As school counselors we have a duty to advocate for our students. While this includes many things, primary we want to focus on consultation and collaboration with protective factors and supports. This includes but is not limited to consultation with the parents and child, informing them of their options and providing them with the necessary tools to work through their diagnosis. We also want to be a collaborative team, working with parents and administration, but also including general education teachers. Our teachers are on the frontlines in our schools, this gives them an advantage to witness all sorts of behaviors. If we are providing a collaborative environment, teachers and parents alike should feel comfortable working with the school counselor to prevent any further trauma or reactions from the trauma. Finally, all the above mentioned coincides with advocacy, but advocacy is such a vital part of what a school counselor must do, that it should be mentioned again. This means providing the school with education, awareness, coping techniques, community supports, and personal referrals whenever it is necessary. If we are not constantly on the offense of anxiety disorders or any other mental disorder for that matter, we are doing an injustice to our students.
There are a few multicultural considerations to be aware of when working with students who may have Post-Traumatic Stress Disorder. Those who experience PTSD is often dependent on the type of trauma exposure. For example, young boys are more likely to develop PTSD from rape, neglect, and physical abuse. While young girls are most likely to develop PTSD from rape, sexual molestation, physical attack, being threatened with a weapon, and childhood physical abuse. (Kessler et al., National Comorbidity Survey, 1995). Culturally, there are many things to be aware of. People from some cultures may be more resilient and have better coping skills and protective factors. Some cultures may present symptoms differently. For example, many cultures would present symptoms more somatically rather than showing signs of depression and anxiety. Some cultures may have a negative outlook on mental health disorders and therefore fight proper treatment for the problem. Other cultures might believe PTSD is something to be worked on and fixed within the family and not seek outside help. Whatever the case, school counselors still have options. Connect the families with community resources, be sensitive to individual differences, show respect for the family structure, and ask questions that will assist you in their aide.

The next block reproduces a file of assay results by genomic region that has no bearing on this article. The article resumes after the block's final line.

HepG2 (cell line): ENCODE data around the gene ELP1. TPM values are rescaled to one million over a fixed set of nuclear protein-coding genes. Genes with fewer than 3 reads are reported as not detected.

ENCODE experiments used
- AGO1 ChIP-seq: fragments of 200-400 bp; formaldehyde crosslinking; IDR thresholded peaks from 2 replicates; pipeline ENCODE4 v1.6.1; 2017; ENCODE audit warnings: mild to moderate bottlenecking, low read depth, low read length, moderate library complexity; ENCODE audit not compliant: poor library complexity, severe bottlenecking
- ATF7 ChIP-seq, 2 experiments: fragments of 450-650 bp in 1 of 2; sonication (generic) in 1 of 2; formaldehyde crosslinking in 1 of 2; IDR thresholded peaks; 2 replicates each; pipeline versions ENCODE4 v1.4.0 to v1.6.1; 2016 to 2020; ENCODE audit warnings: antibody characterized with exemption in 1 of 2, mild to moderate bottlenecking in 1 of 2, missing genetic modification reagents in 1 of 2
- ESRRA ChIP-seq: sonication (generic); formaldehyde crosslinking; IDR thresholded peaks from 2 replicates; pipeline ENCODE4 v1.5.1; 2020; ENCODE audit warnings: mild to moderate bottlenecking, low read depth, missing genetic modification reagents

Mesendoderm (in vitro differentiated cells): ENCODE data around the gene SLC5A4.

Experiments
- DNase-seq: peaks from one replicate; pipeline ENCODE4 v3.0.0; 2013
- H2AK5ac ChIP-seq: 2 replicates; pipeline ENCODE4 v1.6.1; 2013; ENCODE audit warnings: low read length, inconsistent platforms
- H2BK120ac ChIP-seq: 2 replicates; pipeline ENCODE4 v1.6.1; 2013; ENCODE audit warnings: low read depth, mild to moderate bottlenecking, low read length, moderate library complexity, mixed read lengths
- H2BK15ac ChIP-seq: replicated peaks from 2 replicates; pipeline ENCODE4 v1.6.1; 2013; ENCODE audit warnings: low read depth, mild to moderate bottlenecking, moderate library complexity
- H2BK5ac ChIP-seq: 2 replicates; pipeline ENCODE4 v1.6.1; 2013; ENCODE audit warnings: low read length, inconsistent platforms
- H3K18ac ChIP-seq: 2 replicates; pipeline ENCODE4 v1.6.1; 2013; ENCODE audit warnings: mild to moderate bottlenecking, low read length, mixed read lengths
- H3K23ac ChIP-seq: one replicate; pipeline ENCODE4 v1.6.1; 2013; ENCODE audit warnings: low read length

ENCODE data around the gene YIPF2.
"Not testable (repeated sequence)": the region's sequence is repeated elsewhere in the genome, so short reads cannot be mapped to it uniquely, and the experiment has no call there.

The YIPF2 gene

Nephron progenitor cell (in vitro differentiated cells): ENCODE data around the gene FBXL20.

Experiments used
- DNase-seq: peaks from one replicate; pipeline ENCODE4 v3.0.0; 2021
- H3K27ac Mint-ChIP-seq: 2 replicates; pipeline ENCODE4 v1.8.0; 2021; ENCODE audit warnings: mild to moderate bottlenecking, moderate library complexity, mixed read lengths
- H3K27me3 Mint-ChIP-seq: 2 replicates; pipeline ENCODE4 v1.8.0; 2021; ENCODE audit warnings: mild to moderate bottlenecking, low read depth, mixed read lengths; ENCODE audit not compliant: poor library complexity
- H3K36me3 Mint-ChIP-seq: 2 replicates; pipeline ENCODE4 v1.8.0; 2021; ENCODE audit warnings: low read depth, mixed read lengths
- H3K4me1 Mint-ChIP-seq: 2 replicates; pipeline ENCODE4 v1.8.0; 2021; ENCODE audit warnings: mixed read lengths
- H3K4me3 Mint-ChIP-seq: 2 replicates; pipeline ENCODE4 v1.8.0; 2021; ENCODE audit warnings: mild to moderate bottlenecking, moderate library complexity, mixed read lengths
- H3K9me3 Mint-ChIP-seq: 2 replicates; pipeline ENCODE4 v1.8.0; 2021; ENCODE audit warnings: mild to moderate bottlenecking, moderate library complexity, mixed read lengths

School counselors are held to a much higher standard that many other counselors. They have state and federal statutes to comply with as well as possibly city and district requirements. When working with students who had PTSD there is a chance that it might be required to break confidentially in order to maintain the safety of the students and the school. If a student has threatened to harm someone or themselves, that would be ground for reporting. Some ethical considerations to be aware of when working with students with PTSD, as with many disorders are; confidentiality breaching, establishing clear limits on when confidentiality might be broken, keeping a network of peers and mentors that can assist with ethical dilemmas, as well as ensuring all parties involved are aware of the importance of confidentiality. (Kress, Drouhard & Costin, 2006).
Conclusion & Critique
In conclusion, The Perks of Being a Wallflower is a wonderful portrayal of Post-Traumatic Stress Disorder in adolescence. The film addresses many challenges today’s youth might encounter. It presents sexual abuse, bullying, minority issues, violence, and mental health in a very realistic way. The film would be a great tool for school counselors to utilize when working with a student exhibiting PTSD symptoms. It can be shown to parents to help them understand their child better, it could also be shown to the students themselves as a way to connect to the characters and recognize some of the behaviors and issues within themselves. All in all, this film did a great job of thoroughly presenting the aspects of PTSD and would make a great tool for counselors to incorporate into their intervention plans.